Soda vs. pop: No contest in Joliet
By Brian Stanley firstname.lastname@example.org July 7, 2012 7:46PM
An informal survey finds that carbonated beverages usually are called “pop” in the Joliet area. | Brian Stanley~Sun-Times Media
Updated: August 9, 2012 9:29AM
The newsroom. The police station. My own house.
Once again, I was being questioned for referring to a carbonated beverage as “soda.”
I went with the wrong half when “soda pop” was shortened in the common speech for this region. I rarely drink the stuff, but I call it soda because my mother, who grew up in Oak Lawn, thinks of soda as soda, but reporter Cindy Cain grew up in Oak Lawn and always has thought “pop.”
So to figure out the origin of this schism, I’d need to take an informal poll at the birthplace of the soft drink — Joliet.
John D. Paige, born in 1837, would serve as mayor, police chief, fire chief, assessor and supervisor for Joliet and Joliet Township, but he made his living as a storekeeper.
Paige is credited with developing the process of bottling flavored beverages with pressurized gas, inventing “soda pop” in a store along Bluff Street’s Merchants Row. A plaque near the store’s underground cellar, which still stands at Bicentennial Park, claims that occurred during the 1850s.
I began with county government, asking Will County Sheriff Paul Kaupas (R) and Coroner Patrick K. O’Neil (D) what they called their drinks.
Two more “pops.”
As I wondered about moving outside the city for more comparison, Channahon police Detective Adam Bogart was standing in the wrong hallway for questioning.
When that didn’t work as expected, I asked Herald-News intern Mary Kate Knorr and reporter Janet Lundquist.
Pop: Everyone. Soda: Brian.
Perhaps academia would back me up? It seemed no one at the high school could call me back this summer, but Joliet Library Director Dianne Harmon would have books to reference. Besides, for years she and my now-retired mother went to the same library conferences where the same drinks would be served.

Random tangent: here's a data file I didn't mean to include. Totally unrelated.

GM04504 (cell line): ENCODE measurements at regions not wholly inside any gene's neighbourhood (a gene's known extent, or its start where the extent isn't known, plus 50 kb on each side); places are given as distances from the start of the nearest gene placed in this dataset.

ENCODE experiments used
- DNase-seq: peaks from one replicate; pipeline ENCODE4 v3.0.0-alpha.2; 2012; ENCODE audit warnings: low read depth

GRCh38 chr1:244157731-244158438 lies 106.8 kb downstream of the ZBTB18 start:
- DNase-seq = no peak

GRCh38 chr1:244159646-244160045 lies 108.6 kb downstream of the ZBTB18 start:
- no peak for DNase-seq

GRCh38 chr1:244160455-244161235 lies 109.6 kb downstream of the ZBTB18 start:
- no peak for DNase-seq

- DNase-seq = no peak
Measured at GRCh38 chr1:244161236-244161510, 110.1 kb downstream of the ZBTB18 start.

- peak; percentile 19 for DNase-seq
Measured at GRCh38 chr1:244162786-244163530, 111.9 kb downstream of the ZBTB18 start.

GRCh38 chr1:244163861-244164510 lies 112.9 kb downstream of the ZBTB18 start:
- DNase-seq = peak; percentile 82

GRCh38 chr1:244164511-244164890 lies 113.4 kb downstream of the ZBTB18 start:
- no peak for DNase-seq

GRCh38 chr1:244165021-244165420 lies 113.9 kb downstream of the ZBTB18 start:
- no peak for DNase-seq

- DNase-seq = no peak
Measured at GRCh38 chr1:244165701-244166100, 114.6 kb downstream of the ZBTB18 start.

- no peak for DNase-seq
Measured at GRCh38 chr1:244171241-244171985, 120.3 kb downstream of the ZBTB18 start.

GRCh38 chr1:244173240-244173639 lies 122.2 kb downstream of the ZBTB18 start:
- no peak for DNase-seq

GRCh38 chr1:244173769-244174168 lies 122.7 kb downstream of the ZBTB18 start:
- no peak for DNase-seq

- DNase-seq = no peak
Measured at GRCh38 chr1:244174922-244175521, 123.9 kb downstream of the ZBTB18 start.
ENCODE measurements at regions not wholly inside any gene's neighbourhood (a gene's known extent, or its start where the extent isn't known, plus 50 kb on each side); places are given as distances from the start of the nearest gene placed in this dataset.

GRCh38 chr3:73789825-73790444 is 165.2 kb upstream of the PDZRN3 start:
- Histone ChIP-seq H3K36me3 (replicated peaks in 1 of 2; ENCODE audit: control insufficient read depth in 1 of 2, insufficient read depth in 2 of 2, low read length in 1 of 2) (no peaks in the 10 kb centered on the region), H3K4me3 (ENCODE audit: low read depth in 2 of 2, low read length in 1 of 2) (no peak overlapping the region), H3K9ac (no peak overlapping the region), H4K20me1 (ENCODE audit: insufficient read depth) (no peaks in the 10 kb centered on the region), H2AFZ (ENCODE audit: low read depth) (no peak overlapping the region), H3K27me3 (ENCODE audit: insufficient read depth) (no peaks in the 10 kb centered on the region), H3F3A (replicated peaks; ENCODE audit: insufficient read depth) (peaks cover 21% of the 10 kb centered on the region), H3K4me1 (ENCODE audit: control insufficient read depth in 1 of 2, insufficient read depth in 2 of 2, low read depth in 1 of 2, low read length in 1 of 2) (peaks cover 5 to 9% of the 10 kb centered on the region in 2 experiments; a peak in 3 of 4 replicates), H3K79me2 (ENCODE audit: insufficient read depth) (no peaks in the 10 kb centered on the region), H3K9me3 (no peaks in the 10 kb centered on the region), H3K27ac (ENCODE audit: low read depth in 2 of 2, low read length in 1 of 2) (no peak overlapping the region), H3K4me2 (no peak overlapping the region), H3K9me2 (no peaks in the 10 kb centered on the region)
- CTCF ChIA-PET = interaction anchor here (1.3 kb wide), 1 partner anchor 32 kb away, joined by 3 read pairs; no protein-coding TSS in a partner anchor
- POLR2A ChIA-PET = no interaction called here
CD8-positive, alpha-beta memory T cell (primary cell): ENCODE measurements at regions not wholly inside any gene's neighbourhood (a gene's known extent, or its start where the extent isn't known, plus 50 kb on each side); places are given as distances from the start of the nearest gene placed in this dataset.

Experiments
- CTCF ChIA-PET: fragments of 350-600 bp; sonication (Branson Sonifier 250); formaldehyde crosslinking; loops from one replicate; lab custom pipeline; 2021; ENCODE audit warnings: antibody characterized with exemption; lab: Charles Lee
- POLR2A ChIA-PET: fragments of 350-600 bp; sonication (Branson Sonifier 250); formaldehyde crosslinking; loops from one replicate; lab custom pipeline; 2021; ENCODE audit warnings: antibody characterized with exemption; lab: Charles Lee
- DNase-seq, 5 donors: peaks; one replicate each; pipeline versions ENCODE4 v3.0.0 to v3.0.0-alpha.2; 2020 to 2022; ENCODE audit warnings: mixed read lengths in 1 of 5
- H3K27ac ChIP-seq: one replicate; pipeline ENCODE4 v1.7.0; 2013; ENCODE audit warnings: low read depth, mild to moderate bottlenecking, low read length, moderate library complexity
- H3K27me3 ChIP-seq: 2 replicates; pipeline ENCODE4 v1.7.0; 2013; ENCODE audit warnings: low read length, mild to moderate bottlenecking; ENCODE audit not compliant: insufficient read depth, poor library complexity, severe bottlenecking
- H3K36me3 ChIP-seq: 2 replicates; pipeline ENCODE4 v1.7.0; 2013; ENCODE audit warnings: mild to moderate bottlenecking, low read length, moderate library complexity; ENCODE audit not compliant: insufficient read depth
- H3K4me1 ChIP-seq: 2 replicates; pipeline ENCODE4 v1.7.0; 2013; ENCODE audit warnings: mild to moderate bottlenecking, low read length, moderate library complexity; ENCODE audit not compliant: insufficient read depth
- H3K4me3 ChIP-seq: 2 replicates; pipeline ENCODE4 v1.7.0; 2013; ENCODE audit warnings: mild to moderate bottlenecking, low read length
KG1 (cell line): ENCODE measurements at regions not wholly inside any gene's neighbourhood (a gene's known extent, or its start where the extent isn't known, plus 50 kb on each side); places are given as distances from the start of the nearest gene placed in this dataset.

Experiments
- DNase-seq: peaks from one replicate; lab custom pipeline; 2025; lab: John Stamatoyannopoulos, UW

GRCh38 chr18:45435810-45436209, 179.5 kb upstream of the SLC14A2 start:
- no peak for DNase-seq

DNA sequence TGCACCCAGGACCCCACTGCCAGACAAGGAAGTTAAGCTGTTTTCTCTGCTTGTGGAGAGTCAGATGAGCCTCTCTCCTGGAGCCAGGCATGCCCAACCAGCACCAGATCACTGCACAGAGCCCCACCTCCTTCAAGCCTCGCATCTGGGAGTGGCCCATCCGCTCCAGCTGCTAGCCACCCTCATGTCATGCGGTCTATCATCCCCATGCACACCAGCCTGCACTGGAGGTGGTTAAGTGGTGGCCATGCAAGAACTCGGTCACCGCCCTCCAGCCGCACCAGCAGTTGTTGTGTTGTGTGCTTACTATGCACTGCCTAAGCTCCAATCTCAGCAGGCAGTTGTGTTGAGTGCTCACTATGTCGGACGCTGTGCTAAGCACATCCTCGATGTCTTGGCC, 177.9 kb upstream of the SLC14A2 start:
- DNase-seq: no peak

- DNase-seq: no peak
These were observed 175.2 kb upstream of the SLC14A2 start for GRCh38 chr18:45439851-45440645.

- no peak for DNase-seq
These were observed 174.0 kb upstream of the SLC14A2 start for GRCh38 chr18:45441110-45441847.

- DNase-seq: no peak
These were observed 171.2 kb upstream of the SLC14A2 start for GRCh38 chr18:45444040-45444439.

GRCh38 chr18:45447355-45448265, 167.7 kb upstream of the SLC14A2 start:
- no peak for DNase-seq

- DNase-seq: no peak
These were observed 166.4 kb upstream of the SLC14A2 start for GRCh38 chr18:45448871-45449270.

“Here at the library, it’s ‘pop,’ ” Harmon told me.
Perhaps “soda” is used by those who’ve moved on to fame outside the area. But as of Friday afternoon, my twitter messages to Adrianne Curry, Andy Dick and Lionel Richie were unanswered.
National politicians also refused to enter the “soda” vs. “pop” debate. My emails to the White House and the Mitt Romney campaign also got no response.
Disappointing, but considering I was asking about something that’s only nutritional value is to someone slipping into a diabetic coma, I can understand.
I was left with the successors to Paige’s public service legacy. Unfortunately, Fire Chief Joe Formhals and Police Chief Mike Trafton call it pop.
Though Trafton admitted his wife, Melissa, will call it “sodey” as an homage to her southern Illinois upbringing.
I’ve traveled far enough south that they refer to all soda as “Cokes” including Pepsi and will smack someone in the arm if they say “give me a pop.” Luckily, someone calling it “soda” doesn’t have to worry about that.
My final hope was another of Paige’s “descendants.” I had to ask someone who could officially represent how soda pop is referred to in the city of it’s birth and called Mayor Tom Giarrante.
“It’s pop,” hizzoner said. “Soda is what I put in my scotch if I want a drink.”
After trying to find some local support to agree with me, I could use one. Easy on the soda.